Spain’s elite shaken by ‘blackmailer’ cop’s recordings

He may be behind bars, but a former police chief still strikes fear into the highest levels of the Spanish state thanks to his covert recordings of compromising conversations with the all-powerful.

Spain's elite shaken by 'blackmailer' cop's recordings
Justice minister Dolores Delgado is the latest high-profile personality to be embarrassed by leaked recordings with the disgraced cop. Photo: AFP

Spain's socialist justice minister Dolores Delgado is the latest high-profile personality to be embarrassed by leaked recordings of a past conversation with the “blackmailer,” as Jose Manuel Villarejo is now known.

READ MORE Behind the headlines: Why Spain's justice minister is facing calls to resign

The monarchy also recently saw red after Corinna zu Sayn-Wittgenstein, former mistress of ex-King Juan Carlos I, allegedly revealed that he used her name and that of a cousin to hide property in Morocco and Swiss bank accounts, according to another leak.

The 67-year-old retired police superintendent is suspected of large-scale corruption, having allegedly done dirty work, such as blackmail or threats, on behalf of companies or rich individuals for decades.

'Tip of the iceberg'

“Villarejo led a parallel police force that worked to manipulate the justice system, erase or modify legal cases, for big corporations and millionaires,” says investigative journalist Carlos Enrique Bayo, former director of the Publico daily which in 2015 revealed information about his shady activities.

For him, “most shocking is that it represents the tip of the iceberg of a state network created when the transition (to democracy in 1975) began and lasted forty years.”

A stocky, bespectacled man with a penchant for flat caps, Villarejo joined the police in 1973, two years before dictator Francisco Franco died.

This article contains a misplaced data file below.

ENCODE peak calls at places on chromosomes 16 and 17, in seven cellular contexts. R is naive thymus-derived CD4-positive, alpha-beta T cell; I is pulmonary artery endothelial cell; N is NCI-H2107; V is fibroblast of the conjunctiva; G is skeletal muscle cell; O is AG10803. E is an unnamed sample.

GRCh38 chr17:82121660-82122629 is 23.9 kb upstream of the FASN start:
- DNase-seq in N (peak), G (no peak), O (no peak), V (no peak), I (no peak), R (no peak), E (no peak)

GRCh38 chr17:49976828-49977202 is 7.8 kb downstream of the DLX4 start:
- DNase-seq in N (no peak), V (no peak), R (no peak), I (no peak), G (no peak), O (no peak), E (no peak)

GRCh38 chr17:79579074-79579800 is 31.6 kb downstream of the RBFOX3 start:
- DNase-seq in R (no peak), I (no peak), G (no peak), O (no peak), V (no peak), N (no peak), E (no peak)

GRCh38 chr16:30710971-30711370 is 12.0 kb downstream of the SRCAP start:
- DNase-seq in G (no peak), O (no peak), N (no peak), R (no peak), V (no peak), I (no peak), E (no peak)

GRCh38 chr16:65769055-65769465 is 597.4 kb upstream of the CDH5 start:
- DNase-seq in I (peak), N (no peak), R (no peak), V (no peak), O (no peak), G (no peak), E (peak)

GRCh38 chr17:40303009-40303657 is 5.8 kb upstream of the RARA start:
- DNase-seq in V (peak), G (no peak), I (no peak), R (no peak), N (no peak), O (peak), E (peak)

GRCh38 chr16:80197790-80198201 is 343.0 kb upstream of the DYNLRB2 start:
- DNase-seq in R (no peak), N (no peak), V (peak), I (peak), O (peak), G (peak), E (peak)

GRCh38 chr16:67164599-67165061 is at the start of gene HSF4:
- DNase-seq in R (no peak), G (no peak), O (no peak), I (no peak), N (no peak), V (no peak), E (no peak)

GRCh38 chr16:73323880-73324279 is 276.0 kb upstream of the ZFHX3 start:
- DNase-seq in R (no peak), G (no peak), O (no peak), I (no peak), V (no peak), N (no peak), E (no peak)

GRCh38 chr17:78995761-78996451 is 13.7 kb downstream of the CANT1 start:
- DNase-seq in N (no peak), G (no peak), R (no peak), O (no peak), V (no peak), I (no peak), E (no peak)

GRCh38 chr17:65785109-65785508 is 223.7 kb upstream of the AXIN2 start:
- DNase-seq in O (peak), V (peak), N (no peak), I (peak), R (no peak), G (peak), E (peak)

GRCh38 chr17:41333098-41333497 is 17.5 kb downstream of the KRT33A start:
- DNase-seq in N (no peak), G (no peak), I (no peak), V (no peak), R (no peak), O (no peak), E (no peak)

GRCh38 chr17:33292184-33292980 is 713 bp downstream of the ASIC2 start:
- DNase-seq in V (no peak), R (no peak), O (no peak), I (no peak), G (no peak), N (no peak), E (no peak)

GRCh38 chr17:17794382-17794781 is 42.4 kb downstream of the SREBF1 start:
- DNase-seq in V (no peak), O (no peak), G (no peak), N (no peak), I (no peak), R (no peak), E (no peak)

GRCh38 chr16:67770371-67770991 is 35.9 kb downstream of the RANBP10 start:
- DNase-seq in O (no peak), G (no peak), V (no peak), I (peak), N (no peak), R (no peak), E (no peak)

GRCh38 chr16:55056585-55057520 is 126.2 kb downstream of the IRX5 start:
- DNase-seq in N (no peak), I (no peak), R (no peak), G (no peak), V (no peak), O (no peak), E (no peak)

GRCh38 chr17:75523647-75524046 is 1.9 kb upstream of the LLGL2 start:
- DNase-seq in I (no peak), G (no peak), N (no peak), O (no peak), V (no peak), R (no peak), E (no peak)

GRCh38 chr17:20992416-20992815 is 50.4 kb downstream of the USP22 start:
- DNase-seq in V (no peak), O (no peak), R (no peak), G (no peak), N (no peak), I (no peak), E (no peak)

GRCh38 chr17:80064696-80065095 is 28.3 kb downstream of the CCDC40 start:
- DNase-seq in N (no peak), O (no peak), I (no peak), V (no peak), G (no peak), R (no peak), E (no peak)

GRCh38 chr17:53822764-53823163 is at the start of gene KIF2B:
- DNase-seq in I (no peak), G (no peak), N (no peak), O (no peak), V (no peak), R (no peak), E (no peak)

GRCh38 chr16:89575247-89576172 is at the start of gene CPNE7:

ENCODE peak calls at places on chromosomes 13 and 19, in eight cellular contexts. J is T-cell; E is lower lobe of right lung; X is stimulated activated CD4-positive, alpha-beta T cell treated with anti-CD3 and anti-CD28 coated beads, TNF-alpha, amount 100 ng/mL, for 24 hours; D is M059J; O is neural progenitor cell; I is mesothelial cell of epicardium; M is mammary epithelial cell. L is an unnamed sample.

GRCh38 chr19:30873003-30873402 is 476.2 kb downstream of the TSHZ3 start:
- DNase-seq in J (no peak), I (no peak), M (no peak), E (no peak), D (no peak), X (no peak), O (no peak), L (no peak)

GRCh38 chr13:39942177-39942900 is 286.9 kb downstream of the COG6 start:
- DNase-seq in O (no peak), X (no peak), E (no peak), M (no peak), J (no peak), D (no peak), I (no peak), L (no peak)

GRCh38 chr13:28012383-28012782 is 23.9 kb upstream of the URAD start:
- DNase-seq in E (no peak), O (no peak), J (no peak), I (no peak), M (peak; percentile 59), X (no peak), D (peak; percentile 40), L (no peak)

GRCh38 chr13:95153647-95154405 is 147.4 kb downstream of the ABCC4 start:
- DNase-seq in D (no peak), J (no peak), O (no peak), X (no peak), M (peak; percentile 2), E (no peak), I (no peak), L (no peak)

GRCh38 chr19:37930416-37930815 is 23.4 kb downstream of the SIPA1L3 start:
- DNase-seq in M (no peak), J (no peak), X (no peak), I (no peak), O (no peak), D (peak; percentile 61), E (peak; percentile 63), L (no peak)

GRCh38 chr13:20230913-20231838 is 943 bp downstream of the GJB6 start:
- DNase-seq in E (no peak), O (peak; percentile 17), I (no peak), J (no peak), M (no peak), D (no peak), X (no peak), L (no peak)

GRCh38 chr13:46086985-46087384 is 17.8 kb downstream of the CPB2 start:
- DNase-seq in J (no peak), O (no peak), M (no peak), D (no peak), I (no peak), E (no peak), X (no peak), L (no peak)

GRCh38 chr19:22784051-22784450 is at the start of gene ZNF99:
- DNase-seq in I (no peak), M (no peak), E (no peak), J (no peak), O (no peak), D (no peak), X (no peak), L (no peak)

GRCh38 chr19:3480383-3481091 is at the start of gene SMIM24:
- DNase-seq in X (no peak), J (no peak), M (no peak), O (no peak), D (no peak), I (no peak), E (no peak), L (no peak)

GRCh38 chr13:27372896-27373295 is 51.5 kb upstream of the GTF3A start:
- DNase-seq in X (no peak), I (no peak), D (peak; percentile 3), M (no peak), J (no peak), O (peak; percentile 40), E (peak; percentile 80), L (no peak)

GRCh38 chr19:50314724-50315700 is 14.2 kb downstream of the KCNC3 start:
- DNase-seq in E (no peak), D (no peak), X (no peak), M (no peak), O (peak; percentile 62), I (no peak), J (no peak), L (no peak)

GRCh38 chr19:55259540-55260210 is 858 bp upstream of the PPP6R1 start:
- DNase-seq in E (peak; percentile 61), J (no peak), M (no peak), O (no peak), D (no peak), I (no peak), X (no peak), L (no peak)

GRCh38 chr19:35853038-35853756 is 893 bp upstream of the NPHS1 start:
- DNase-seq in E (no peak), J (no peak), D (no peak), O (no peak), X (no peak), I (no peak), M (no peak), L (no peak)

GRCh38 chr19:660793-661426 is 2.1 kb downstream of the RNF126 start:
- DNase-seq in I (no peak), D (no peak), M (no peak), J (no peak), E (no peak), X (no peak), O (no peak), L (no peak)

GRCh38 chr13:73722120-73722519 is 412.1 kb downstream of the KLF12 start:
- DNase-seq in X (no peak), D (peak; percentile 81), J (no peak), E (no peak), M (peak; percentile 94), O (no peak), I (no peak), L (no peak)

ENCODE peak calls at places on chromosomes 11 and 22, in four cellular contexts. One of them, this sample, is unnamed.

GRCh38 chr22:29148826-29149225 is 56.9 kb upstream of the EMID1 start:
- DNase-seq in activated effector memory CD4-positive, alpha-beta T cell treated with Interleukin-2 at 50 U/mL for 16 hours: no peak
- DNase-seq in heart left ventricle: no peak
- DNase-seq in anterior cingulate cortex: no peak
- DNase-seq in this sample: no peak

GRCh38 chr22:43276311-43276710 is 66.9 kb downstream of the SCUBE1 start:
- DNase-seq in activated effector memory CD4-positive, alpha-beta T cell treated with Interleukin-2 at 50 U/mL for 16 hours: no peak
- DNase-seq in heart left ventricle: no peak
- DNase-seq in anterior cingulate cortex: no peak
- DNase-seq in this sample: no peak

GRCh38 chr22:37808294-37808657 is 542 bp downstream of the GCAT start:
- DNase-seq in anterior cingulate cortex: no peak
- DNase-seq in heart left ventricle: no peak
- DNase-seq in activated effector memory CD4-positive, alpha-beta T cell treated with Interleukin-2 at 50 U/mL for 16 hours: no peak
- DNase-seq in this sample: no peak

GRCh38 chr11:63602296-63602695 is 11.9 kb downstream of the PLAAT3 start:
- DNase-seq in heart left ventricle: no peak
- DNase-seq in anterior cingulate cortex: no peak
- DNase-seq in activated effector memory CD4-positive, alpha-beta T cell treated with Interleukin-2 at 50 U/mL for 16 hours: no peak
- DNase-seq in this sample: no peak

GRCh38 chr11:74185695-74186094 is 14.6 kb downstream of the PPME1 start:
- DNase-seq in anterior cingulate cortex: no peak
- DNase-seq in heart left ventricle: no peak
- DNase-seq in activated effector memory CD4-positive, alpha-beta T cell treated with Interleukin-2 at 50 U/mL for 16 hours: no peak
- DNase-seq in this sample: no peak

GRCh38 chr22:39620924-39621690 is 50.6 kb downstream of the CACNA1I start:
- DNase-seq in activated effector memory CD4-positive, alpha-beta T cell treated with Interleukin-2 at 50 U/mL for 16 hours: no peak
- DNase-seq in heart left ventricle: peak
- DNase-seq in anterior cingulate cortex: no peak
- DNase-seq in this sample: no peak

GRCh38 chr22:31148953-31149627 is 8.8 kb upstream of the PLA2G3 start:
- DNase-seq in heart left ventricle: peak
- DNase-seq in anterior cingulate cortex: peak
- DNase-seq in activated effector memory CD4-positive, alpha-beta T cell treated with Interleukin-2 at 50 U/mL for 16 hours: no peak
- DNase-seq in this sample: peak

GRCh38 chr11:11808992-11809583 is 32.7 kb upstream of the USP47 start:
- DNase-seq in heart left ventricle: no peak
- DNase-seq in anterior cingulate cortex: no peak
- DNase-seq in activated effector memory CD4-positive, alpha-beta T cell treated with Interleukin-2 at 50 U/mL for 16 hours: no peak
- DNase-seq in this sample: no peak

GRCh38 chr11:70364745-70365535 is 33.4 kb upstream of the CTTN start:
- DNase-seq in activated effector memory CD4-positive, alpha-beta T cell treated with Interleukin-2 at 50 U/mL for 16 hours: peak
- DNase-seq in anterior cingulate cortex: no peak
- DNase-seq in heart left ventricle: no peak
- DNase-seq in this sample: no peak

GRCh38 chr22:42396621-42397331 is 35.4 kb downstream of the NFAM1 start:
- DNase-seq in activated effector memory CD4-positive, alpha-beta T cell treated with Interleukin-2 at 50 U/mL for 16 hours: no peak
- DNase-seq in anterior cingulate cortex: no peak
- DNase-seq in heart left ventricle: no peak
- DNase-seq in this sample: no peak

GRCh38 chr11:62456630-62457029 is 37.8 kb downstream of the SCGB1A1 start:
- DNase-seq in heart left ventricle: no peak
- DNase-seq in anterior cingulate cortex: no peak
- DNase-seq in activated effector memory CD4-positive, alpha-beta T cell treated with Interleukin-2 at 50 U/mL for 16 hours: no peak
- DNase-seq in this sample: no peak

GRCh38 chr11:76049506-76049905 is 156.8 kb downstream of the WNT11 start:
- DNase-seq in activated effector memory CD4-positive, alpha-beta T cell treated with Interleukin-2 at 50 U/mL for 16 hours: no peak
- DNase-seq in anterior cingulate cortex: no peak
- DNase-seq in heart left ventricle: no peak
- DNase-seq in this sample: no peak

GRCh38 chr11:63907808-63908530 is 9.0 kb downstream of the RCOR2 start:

He has been in preventative custody since November 2017, accused of being part of a criminal organisation, money laundering and subornation.   

But even behind bars, he strikes fear among those who once had a conversation with him.

For decades, he secretly used recorders in his informal chats with politicians, judges, business people, police officers and prosecutors.


Justice minister Delgado was recorded over dinner when she was a prosecutor in 2009.

In the recently leaked recordings, she apparently used a homophobic term to refer to her openly gay colleague Fernando Grande-Marlaska, now interior minister.

The recordings also appeared to show her accusing judges and prosecutors of being accompanied by under-age girls during a trip to Colombia.   

In the conversation, Villarejo allegedly boasted about having used “a modelling agency” to get “vaginal information,” meaning secrets revealed to prostitutes by politicians or business executives.

Spain's opposition has called for Delgado to resign.   

But Prime Minister Pedro Sanchez has stood by her, saying his government will not accept “blackmail from anybody.”

'State gutters'

Speaking to a parliamentary commission, Delgado accused the opposition conservatives of having used and protected a man who belonged to “the state gutters.”